Don’t forget, people reading your book review are not curled up with the Sunday Times. They are on the internet. Grab the reader’s attention from the start. Provide information which you might appreciate reading. You do not have to necessarily summarize the plot. Sometimes that ruins it for the reader. You also do not have to state whether you recommend the book or not. Think about what is most useful for the reader. When ending your review, summarize rather than introduce more new topics.

The more you work to refine your book reviewing skills, the more money you can make. The Internet provides a viable venue for people who love books and love writing about them. Book reviewing is an art, which takes time to refine, but the most basic tips will have you writing reviews worth raving about.

About the Author:
Redmond Kaniel is an authority on writing book summaries, working with Shvoong Summaries and Short Reviews. To make money online review information is at Shvoong.

 How to Write an Effective Book Review

Free Review… If You Have an Illness or Disability

Do you have a business? How about an illness or disability? Blogger of “My Chronic Life” says, “I am always happy to help promote businesses that are run by people who have any type of chronic illness or disABILITY. If you would like your business promoted on my blog please contact me.”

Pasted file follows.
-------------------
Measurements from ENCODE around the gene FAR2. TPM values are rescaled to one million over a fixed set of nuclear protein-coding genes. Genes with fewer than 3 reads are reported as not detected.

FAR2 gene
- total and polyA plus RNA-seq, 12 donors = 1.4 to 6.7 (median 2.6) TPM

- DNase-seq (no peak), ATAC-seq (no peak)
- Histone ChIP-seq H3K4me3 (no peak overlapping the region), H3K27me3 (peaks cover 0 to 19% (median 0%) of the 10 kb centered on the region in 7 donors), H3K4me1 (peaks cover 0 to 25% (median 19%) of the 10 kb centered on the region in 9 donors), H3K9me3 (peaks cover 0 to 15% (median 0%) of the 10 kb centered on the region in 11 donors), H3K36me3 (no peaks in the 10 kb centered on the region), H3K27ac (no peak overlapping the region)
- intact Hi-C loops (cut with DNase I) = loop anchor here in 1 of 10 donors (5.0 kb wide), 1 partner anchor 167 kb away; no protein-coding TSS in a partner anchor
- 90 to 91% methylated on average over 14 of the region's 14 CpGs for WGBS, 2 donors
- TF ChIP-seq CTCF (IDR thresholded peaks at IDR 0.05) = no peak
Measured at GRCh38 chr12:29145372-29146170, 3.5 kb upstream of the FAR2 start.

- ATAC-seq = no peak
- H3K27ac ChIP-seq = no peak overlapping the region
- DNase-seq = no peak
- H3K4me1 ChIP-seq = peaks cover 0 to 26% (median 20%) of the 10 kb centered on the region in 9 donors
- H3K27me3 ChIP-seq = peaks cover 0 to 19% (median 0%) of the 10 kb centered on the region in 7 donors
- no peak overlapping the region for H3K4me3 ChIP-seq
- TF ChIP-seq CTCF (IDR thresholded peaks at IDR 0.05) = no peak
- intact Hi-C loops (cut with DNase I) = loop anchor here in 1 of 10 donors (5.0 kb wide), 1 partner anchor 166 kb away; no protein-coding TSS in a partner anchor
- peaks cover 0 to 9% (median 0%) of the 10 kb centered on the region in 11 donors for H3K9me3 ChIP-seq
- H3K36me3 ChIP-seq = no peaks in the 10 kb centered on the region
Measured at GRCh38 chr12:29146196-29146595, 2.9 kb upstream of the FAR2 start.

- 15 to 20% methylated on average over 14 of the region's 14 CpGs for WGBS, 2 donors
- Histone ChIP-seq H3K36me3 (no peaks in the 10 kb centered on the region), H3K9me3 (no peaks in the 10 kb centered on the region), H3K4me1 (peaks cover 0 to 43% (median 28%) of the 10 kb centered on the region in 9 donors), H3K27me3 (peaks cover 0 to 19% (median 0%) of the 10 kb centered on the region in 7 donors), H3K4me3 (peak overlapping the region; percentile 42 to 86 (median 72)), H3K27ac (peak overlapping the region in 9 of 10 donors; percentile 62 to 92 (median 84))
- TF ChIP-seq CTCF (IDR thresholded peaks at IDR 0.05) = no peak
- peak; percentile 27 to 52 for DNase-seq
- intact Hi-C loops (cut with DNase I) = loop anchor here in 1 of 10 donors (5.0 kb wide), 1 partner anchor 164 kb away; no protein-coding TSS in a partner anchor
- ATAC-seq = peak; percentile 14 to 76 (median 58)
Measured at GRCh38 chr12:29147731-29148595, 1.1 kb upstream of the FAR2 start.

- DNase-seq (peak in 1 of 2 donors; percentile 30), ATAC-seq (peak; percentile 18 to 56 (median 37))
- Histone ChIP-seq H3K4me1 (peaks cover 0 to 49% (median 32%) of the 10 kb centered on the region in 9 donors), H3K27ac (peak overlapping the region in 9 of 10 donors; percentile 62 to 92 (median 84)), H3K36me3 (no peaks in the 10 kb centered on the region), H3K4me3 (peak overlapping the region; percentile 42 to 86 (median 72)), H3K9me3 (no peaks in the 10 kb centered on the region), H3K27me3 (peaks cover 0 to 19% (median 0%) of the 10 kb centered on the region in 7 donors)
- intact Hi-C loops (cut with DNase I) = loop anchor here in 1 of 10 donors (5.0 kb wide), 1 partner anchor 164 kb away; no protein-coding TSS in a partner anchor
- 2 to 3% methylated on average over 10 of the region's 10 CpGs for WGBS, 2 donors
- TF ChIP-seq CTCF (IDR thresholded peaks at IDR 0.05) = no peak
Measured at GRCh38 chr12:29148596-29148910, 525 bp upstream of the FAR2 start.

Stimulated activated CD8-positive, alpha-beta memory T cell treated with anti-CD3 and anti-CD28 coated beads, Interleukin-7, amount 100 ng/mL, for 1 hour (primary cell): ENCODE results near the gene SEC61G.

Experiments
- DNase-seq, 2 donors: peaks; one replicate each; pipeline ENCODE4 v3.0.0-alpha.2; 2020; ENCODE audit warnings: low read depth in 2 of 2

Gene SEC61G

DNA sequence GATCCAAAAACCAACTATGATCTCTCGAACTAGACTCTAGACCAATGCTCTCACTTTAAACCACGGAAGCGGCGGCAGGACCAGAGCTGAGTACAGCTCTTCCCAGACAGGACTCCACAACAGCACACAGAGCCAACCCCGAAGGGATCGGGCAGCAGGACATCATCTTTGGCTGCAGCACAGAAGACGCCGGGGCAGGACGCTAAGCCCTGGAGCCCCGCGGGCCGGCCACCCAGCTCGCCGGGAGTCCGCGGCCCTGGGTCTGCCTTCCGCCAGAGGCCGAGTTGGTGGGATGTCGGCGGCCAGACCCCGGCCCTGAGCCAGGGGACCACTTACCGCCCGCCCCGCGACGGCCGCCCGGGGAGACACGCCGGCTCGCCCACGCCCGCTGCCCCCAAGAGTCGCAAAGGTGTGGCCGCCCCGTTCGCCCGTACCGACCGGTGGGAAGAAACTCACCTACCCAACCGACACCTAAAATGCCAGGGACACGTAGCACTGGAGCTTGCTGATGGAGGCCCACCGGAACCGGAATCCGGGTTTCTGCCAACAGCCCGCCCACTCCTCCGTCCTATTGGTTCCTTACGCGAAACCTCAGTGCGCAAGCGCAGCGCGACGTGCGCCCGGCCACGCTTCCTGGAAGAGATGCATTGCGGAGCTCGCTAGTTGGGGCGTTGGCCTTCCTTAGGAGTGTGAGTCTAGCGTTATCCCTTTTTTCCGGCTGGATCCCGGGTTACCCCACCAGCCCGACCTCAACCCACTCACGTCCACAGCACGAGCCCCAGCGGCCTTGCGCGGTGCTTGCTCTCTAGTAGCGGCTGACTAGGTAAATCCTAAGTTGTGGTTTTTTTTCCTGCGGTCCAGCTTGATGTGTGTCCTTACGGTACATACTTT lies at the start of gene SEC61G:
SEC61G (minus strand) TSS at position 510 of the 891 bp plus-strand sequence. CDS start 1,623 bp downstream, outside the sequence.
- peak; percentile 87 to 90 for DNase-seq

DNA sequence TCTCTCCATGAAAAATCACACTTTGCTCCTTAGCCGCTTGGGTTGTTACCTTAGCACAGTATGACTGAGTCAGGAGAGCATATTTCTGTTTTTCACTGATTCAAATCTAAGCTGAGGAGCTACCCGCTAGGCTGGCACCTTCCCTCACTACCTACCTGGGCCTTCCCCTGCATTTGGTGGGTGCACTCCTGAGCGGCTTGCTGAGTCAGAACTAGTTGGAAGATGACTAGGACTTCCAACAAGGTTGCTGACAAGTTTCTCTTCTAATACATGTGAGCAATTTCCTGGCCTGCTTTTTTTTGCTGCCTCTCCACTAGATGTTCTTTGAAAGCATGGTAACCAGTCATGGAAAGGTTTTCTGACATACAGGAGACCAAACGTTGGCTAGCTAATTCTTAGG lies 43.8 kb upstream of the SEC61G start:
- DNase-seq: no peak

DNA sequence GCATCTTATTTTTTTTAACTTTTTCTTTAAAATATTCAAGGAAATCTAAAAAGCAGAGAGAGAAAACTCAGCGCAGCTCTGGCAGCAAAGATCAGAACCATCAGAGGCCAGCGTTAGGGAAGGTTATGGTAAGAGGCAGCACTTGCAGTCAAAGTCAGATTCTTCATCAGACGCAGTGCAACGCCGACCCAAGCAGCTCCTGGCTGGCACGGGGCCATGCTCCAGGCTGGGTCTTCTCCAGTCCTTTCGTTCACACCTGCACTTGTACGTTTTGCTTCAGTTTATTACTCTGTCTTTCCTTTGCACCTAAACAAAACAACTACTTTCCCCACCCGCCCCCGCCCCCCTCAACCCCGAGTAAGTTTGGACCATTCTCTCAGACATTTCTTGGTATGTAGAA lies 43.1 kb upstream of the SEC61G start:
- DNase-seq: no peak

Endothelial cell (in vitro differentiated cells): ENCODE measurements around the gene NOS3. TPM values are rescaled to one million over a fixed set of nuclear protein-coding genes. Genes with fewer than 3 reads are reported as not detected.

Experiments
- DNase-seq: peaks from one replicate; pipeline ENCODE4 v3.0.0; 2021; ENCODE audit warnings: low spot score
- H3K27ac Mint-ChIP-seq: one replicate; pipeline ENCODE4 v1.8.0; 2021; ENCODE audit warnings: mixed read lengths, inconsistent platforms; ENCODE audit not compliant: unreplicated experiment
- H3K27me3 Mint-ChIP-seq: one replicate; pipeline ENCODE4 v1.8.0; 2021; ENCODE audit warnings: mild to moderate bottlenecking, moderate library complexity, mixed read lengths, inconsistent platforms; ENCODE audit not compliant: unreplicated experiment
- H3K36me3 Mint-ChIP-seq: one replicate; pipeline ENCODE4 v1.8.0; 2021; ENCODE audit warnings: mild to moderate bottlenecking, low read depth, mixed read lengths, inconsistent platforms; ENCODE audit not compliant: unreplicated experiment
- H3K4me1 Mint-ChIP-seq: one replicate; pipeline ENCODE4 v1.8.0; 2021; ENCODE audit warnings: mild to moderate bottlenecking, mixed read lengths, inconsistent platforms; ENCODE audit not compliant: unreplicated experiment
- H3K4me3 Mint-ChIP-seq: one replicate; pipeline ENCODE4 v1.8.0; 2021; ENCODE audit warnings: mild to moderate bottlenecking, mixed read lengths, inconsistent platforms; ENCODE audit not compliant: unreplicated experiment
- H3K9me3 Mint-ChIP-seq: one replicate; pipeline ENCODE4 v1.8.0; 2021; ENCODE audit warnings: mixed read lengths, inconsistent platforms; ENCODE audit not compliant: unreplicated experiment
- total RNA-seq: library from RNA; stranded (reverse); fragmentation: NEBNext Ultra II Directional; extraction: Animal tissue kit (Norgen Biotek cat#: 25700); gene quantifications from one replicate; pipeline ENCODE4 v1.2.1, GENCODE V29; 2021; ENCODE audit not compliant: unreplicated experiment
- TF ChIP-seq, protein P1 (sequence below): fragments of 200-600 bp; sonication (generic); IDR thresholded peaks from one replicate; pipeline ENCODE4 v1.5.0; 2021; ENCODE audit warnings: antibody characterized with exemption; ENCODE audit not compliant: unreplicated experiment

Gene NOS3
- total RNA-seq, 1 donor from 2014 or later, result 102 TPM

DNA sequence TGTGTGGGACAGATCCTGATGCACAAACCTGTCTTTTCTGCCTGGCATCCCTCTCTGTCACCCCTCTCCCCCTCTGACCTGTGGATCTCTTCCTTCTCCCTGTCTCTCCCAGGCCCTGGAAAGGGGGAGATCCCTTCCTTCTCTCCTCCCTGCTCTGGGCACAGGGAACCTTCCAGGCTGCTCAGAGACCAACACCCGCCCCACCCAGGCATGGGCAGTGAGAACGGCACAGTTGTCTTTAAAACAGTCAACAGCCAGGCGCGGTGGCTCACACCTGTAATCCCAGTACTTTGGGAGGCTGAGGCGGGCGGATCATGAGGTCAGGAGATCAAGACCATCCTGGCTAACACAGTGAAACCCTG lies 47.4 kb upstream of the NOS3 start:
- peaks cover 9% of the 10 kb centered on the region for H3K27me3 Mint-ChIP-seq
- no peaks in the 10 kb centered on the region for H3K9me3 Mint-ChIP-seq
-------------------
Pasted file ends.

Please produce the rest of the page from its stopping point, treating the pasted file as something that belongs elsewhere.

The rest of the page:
How refreshing! Your book doesn’t have to be on your illness or disability. But you should have some kind of “business” thing going — meaning you are actually promoting your book!

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Lisa and Joel Copen have a variety of experience in founding a nonprofit that receieves over 80,000 visitors per month, music and sound editing, web design, and book marketing and publishing. They look forward to your ideas to make the series of ebooks on book promotion a practical tool to help you sell more books!

 Free Review... If You Have an Illness or Disability

Book Marketing with Bloggers

A great way to get some exposure and “talk” about your book is to identify bloggers who would be passionate about it. I have done this quite a bit for Beyond Casseroles: 505 Ways to Encourage Your Chronically Ill Friends. This is pocket-size, 94-page book, so the expense of giving them the actual book wasn’t a significant investment. If you’re limited in how many books you can afford to give away, you can send it to them as a document.